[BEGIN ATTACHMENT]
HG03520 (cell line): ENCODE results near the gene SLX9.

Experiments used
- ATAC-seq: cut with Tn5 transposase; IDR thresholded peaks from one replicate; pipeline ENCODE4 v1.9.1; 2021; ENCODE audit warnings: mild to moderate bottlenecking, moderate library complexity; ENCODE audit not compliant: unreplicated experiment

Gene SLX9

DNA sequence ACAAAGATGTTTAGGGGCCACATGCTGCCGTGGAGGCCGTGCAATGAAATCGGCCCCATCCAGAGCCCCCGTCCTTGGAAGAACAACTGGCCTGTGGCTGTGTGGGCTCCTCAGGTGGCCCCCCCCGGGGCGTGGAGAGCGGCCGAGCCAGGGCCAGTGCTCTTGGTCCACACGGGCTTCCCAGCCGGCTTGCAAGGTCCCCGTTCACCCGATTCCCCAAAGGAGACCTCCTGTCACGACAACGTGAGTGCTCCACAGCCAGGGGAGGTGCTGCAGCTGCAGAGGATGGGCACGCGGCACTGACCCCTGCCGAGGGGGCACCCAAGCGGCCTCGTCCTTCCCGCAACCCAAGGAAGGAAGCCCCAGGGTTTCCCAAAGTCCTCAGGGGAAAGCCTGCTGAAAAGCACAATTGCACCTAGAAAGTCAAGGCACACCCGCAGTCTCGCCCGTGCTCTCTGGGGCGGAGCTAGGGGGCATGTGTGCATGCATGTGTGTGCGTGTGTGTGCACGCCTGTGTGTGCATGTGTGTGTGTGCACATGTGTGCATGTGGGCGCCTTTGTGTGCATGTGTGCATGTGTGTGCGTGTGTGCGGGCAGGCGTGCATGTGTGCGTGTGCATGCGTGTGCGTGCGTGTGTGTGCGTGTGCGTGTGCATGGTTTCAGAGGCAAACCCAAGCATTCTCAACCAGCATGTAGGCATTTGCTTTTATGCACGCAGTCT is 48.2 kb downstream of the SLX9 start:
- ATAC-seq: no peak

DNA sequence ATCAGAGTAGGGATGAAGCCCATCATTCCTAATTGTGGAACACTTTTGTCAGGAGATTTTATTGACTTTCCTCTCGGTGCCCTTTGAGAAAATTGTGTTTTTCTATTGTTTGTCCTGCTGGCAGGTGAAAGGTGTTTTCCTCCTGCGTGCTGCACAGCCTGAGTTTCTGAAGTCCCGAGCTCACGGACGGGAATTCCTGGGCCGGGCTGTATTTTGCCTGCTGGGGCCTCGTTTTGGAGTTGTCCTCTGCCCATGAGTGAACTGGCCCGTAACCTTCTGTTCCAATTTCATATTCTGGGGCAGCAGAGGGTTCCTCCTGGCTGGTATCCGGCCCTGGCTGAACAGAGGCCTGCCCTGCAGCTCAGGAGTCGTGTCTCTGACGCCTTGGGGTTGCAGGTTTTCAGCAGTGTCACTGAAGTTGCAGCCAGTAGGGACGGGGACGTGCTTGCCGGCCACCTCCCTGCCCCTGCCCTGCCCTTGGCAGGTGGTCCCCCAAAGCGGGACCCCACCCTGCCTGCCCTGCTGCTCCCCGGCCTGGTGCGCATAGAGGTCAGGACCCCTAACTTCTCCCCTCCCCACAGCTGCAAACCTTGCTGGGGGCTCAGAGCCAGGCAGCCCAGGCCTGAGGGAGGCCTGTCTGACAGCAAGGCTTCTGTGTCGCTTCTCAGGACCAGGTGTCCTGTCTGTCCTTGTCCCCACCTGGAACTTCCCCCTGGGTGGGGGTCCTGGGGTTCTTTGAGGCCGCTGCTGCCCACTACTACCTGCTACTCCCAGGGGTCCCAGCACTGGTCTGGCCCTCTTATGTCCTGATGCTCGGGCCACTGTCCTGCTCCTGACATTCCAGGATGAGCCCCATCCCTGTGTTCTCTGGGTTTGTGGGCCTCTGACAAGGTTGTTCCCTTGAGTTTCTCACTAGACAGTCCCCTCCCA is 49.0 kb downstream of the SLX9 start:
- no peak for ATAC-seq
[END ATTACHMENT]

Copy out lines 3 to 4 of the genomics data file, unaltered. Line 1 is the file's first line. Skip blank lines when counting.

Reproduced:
- ATAC-seq: cut with Tn5 transposase; IDR thresholded peaks from one replicate; pipeline ENCODE4 v1.9.1; 2021; ENCODE audit warnings: mild to moderate bottlenecking, moderate library complexity; ENCODE audit not compliant: unreplicated experiment

Gene SLX9